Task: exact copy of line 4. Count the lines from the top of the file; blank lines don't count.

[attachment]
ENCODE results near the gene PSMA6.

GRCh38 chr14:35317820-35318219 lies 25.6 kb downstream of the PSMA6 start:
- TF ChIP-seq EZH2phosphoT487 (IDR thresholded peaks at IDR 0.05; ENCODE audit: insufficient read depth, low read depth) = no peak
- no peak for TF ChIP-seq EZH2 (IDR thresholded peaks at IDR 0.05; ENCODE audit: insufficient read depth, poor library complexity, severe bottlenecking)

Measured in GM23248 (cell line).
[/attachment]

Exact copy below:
- no peak for TF ChIP-seq EZH2 (IDR thresholded peaks at IDR 0.05; ENCODE audit: insufficient read depth, poor library complexity, severe bottlenecking)